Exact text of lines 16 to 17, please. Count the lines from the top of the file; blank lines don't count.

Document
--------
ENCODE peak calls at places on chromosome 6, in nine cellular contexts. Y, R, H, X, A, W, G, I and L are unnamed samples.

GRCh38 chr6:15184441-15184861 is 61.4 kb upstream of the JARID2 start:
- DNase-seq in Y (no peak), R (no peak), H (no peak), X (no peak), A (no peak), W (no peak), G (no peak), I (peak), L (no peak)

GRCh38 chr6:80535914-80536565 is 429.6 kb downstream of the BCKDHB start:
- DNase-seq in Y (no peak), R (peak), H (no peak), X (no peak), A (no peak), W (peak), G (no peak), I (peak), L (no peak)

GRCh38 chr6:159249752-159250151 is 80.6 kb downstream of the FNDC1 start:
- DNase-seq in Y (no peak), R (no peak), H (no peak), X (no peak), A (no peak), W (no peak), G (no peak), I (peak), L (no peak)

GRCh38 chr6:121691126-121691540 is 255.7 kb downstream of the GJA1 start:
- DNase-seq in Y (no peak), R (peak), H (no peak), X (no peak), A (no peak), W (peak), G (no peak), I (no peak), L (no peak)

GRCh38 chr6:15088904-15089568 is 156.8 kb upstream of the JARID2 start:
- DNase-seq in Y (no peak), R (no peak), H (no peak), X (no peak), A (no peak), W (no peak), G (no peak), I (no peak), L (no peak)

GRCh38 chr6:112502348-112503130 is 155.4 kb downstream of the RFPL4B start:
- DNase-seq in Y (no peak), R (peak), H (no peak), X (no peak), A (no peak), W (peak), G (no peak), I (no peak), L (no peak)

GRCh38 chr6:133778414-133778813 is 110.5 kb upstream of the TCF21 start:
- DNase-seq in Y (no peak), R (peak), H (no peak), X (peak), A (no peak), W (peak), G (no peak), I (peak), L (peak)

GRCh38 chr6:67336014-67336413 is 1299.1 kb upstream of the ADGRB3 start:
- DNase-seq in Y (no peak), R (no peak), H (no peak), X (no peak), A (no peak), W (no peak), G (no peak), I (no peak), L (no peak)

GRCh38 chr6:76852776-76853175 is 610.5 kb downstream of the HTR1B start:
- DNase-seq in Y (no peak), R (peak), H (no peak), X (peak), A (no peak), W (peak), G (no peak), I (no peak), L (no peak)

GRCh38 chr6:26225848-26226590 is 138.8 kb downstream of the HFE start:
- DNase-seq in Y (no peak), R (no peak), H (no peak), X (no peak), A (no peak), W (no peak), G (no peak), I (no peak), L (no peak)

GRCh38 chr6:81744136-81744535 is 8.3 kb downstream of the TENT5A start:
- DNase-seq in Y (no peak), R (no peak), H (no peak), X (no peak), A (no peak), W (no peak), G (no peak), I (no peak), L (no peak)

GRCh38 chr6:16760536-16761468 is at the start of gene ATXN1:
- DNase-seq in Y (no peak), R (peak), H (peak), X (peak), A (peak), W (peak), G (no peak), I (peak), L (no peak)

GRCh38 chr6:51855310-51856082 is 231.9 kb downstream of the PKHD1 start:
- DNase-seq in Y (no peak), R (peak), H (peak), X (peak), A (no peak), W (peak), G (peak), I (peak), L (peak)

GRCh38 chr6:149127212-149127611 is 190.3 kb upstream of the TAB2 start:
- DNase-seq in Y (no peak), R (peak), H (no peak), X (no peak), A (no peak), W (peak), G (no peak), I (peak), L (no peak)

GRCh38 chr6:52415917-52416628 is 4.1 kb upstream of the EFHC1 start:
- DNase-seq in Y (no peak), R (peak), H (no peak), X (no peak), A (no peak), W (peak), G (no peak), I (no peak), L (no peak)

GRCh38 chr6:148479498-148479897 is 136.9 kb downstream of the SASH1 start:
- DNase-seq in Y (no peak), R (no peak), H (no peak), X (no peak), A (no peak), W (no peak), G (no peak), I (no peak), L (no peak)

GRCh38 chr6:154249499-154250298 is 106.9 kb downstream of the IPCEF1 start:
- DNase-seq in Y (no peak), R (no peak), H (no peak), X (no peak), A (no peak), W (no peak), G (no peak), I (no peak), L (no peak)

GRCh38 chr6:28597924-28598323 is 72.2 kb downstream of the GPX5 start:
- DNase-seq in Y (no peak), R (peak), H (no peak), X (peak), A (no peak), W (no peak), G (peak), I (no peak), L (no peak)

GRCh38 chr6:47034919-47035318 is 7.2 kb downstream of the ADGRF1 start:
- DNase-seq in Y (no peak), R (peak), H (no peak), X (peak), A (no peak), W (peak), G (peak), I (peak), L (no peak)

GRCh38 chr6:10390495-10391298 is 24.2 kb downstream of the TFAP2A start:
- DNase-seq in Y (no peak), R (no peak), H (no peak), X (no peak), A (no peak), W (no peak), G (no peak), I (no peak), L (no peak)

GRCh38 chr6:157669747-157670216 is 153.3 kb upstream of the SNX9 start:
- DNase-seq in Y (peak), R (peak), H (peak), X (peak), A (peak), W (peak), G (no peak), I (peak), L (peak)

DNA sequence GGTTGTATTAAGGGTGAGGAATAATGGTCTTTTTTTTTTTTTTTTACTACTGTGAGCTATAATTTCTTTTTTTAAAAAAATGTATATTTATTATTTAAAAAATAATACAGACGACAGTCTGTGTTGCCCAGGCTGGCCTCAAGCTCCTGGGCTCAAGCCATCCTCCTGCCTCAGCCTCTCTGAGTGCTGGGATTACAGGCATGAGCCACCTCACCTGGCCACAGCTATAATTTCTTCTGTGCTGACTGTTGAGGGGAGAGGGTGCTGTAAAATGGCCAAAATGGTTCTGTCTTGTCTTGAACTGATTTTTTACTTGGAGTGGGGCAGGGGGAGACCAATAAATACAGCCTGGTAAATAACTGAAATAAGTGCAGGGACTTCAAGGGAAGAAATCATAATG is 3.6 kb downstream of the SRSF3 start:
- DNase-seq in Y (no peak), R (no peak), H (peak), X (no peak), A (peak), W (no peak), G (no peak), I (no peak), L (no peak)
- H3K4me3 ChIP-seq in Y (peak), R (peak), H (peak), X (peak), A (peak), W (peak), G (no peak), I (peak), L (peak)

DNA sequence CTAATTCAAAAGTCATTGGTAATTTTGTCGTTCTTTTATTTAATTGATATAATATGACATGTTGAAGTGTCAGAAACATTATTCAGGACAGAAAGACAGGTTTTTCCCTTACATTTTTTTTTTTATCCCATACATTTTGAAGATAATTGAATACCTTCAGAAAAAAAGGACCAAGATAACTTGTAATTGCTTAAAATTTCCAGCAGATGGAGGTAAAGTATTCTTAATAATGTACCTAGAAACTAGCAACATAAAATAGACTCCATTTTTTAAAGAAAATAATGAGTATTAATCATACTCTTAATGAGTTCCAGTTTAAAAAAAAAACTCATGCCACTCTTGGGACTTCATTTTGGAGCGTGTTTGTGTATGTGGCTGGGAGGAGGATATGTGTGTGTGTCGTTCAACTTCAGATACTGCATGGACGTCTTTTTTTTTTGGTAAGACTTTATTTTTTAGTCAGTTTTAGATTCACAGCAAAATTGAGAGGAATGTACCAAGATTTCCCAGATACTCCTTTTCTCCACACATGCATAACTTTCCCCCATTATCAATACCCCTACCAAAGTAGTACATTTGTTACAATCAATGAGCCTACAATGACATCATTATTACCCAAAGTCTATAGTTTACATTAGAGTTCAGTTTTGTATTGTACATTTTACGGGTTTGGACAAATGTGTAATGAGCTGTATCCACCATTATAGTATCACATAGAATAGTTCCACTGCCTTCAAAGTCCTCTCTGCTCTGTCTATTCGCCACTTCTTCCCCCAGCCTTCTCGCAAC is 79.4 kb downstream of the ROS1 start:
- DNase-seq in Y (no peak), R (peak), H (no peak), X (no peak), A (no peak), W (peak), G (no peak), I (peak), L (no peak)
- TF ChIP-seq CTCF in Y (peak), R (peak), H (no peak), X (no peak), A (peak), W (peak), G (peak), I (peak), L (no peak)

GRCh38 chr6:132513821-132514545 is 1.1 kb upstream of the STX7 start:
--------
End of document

GRCh38 chr6:67336014-67336413 is 1299.1 kb upstream of the ADGRB3 start:
- DNase-seq in Y (no peak), R (no peak), H (no peak), X (no peak), A (no peak), W (no peak), G (no peak), I (no peak), L (no peak)